Marysheva-Martinez responds to MLLA issues

Interim Town Manager Marianna Marysheva-Martinez

Marysheva-Martinez says the Town did proceed in good faith. MLLA's return to court, she said, "disturbed us, surprised us, and unnerved us."

In response to Mammoth Lakes Land Acquisition’s court petition for its $42 million, Mammoth’s Financial Consultant Marianna Marysheva-Martinez paints a picture of the Town of Mammoth Lakes moving forward in good faith, dealing with growing revenue issues and negotiating the large debt.

Martinez maintains that the Town did move forward diligently with MLLA and in good faith. MLLA officials accused the Town of bad faith, saying the Town failed to come up with a counter offer in spite of public statements to the contrary. “The facts are,” said Martinez, “that we gave an offer December 1.  MLLA responded on December 14, and they rejected our offer.  When we received new financial information, we withdrew that earlier offer after it was rejected.”

Martinez said that now the Town has a baseline for finances, can combine all obligations and address them “holistically”, but she says nothing has changed.  Mammoth still wants to negotiate a settlement with MLLA.  “We asked them to give us a little time to address MLLA and the rest of our operations,” said Martinez.  After 10 months of reviewing finances and finally negotiating, MLLA apparently ran out of patience.

Martinez said that MLLA’s abrupt return to court to collect the $42 million “disturbed us, surprised us and unnerved us,” she said.  Asked if the Town has investigated the possibility of securing payment to MLLA through a judgment bond, Martinez said that the Town’s research revealed that they need a settled on amount and plans for repayment before they can go to the rating agencies to work on a bond.  “The financing is out there,” she said.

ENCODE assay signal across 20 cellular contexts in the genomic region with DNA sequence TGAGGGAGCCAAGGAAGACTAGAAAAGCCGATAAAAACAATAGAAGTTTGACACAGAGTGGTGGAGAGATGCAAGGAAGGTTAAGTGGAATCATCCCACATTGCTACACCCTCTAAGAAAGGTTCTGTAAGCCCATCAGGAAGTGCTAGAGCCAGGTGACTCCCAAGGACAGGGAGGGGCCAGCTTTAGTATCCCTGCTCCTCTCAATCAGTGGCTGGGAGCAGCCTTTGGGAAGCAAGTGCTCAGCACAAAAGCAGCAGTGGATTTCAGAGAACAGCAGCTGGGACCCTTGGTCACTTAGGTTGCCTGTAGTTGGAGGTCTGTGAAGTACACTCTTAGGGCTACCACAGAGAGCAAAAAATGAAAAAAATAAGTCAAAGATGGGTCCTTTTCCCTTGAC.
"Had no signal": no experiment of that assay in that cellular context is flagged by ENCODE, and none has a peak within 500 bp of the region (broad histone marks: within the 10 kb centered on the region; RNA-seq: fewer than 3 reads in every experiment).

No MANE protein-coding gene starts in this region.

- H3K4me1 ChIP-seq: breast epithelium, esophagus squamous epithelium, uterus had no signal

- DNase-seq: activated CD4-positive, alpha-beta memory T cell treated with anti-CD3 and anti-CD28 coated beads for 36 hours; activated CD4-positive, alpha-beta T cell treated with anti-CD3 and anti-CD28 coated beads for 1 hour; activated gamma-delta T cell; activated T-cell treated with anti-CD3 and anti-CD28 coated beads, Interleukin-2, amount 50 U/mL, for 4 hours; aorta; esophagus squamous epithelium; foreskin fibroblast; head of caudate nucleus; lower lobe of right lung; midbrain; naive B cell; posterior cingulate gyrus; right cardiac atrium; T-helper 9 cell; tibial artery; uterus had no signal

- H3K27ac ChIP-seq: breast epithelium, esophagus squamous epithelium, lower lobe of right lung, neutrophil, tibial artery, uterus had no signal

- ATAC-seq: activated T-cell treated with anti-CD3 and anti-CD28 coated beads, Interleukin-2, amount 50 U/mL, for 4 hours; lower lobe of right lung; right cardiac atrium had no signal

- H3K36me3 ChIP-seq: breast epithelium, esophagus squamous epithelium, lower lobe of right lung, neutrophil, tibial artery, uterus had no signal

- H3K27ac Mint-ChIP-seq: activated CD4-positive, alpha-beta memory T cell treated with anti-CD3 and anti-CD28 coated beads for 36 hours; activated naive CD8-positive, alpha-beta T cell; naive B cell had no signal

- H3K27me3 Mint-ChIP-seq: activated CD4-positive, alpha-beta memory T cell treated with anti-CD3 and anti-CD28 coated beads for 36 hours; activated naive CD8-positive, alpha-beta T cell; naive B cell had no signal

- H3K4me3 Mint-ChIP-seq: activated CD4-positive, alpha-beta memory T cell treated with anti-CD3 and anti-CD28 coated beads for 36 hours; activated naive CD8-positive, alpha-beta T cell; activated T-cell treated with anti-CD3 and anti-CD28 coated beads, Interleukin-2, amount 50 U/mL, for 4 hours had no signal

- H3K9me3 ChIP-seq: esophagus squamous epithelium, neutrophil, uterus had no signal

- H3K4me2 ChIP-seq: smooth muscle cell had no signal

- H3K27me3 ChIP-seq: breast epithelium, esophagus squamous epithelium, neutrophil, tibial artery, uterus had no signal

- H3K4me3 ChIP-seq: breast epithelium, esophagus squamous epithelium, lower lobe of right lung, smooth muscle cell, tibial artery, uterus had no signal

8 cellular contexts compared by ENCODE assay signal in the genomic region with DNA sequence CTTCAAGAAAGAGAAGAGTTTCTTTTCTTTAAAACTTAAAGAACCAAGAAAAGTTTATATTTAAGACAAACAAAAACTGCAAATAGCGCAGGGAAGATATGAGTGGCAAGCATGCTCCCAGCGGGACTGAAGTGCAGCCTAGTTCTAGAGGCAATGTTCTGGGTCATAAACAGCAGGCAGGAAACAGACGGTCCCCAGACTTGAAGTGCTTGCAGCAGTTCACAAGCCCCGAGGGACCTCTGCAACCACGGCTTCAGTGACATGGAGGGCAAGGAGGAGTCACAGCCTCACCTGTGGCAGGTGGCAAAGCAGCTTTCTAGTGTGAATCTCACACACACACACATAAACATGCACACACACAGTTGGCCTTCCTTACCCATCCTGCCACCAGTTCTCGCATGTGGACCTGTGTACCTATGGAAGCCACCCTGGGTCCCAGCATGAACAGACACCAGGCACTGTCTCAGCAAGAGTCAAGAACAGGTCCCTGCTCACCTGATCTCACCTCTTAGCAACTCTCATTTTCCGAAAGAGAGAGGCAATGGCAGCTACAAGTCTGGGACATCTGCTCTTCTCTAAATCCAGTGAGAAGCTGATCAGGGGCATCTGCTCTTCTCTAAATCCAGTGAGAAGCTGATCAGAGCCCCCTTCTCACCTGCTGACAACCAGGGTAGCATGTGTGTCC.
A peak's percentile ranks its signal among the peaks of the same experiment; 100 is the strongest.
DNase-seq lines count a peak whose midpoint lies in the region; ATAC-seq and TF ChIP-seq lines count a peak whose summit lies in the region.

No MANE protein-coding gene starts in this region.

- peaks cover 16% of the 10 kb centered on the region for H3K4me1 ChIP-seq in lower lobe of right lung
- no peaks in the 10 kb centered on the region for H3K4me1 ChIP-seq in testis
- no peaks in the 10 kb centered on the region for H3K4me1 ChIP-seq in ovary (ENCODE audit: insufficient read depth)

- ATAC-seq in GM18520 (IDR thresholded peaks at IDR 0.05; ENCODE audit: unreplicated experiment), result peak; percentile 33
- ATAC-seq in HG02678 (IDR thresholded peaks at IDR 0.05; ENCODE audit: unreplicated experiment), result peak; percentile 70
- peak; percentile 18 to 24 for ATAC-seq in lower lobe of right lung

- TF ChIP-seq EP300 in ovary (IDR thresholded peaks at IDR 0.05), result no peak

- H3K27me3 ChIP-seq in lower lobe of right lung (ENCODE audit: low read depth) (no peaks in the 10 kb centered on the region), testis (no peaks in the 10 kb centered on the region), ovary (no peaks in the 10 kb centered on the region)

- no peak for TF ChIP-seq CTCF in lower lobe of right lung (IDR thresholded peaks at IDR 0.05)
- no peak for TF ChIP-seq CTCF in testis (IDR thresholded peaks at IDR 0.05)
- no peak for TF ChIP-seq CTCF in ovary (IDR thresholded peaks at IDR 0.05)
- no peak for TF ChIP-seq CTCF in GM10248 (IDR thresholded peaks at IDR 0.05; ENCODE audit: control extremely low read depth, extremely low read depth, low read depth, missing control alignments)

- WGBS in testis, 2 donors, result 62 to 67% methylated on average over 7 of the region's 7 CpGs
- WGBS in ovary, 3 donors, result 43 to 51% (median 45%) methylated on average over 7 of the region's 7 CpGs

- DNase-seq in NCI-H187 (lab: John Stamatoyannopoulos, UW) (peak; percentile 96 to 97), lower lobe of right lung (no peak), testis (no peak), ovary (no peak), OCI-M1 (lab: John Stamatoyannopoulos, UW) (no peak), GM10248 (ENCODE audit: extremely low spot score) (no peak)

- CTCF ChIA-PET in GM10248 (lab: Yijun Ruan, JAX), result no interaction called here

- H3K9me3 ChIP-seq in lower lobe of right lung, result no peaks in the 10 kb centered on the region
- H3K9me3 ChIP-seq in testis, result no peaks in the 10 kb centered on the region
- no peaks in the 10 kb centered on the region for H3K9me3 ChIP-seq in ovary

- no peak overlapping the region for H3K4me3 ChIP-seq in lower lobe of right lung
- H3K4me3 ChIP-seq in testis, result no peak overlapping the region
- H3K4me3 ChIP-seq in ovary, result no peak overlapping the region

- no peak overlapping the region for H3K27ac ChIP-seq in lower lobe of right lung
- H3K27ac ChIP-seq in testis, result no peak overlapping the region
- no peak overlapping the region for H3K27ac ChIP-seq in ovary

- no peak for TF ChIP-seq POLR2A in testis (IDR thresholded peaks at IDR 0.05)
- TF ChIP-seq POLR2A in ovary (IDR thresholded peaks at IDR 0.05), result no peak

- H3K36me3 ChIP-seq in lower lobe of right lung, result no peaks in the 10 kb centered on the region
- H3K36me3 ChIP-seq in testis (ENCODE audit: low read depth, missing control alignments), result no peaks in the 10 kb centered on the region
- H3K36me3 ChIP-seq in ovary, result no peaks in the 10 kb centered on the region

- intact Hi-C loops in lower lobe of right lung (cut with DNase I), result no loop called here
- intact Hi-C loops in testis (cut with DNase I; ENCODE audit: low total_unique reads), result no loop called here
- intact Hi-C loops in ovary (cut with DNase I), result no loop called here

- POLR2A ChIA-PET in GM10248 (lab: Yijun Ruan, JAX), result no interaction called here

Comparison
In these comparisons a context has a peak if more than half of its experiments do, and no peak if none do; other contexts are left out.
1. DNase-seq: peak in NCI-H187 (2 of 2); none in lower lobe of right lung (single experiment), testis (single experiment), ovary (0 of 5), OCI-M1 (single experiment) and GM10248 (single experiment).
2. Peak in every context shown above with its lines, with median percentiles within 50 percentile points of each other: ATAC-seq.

Back to the finances of town government.  Martinez said that officials did start a process a long time ago to determine long term revenue and expenses up to 5 years out.  She said the Town will look at these pieces and come up with a road map for Mammoth’s future.

The Town did send MLLA a letter on Tuesday to make it clear Mammoth wants to continue negotiations.  Now, the Town waits for MLLA’s response.  Attorneys for the Town must gear up to respond to the court petition to force Mammoth to pay the whole $42 million.

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9 Responses to Marysheva-Martinez responds to MLLA issues

  1. Long arm of the law February 10, 2012 at 6:33 pm #

    It’s too bad that a previous town council signed this contract with MLLA and left the bag with the current city council. The only real people that will suffer are the residents of Mammoth. I wrote to the the Mammoth Town Council back then saying that this was a bad idea, they didn’t listen.

    • Hanes February 10, 2012 at 11:44 pm #

      Lest not forget that two of our current Town Council members were part of the Council’s from that past – Mr. Eastman and Mr. Wood – so the long arm does not need to be that long… problem is that these two were voted back in June 2010…